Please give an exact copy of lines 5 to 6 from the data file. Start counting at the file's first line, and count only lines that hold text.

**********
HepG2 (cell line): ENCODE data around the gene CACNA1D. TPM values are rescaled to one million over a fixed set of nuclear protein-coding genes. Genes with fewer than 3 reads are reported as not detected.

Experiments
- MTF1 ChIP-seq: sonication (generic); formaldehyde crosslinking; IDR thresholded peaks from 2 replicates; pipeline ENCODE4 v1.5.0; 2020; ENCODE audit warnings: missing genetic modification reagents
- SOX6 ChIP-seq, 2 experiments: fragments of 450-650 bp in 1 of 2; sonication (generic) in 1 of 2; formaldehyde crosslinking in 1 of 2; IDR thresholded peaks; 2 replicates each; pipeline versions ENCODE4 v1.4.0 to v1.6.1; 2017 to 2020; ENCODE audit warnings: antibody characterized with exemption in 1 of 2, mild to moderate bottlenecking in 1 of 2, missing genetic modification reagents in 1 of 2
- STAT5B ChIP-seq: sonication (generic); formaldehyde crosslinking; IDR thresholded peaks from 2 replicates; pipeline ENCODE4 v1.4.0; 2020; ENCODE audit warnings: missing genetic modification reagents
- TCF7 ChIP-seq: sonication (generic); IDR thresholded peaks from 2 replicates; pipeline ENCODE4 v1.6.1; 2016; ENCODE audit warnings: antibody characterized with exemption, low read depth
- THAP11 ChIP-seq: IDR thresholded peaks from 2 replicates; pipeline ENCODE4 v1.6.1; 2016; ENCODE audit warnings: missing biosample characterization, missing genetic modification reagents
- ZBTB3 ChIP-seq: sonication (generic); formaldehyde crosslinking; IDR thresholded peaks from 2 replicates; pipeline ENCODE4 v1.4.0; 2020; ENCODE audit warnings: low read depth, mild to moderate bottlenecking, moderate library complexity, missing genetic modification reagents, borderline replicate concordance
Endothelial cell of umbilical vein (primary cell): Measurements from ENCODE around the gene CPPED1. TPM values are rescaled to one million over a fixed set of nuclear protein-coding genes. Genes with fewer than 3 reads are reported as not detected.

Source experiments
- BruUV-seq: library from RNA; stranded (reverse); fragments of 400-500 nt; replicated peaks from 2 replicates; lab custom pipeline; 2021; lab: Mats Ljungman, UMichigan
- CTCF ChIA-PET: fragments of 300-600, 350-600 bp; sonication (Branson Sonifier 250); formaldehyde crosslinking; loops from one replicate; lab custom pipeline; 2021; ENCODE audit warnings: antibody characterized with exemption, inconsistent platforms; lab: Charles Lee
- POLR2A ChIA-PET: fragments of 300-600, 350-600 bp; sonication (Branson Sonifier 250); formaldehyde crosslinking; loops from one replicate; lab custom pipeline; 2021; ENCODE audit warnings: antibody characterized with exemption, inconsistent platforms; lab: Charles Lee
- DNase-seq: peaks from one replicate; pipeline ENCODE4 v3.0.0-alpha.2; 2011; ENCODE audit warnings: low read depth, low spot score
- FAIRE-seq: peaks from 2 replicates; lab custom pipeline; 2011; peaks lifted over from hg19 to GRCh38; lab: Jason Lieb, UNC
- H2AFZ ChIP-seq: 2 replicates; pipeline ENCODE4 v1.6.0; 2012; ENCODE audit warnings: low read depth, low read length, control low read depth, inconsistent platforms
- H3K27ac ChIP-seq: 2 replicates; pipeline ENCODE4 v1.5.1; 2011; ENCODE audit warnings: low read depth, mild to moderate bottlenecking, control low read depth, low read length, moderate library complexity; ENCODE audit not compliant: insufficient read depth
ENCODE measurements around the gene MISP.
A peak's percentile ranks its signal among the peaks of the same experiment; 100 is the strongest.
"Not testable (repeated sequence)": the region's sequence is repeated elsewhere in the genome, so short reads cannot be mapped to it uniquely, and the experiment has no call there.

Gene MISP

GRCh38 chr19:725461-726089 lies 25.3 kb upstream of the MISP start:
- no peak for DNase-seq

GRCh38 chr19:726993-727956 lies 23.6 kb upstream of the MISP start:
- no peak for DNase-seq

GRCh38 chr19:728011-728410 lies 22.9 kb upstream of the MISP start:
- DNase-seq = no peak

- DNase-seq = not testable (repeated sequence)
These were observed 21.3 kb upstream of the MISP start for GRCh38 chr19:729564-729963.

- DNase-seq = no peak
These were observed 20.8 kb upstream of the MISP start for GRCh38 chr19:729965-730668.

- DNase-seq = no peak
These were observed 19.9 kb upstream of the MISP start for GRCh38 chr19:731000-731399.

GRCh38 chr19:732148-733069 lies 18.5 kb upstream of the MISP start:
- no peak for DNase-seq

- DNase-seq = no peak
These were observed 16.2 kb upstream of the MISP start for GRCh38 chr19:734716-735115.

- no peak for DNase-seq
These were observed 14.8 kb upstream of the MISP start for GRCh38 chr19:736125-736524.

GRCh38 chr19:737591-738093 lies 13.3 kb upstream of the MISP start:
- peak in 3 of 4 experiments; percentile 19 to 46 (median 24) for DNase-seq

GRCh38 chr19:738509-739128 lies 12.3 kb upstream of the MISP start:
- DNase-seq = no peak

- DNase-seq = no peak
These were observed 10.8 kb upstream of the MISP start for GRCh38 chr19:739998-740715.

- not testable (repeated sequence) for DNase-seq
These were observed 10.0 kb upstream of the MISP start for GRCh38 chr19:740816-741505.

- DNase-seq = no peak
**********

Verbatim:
- STAT5B ChIP-seq: sonication (generic); formaldehyde crosslinking; IDR thresholded peaks from 2 replicates; pipeline ENCODE4 v1.4.0; 2020; ENCODE audit warnings: missing genetic modification reagents
- TCF7 ChIP-seq: sonication (generic); IDR thresholded peaks from 2 replicates; pipeline ENCODE4 v1.6.1; 2016; ENCODE audit warnings: antibody characterized with exemption, low read depth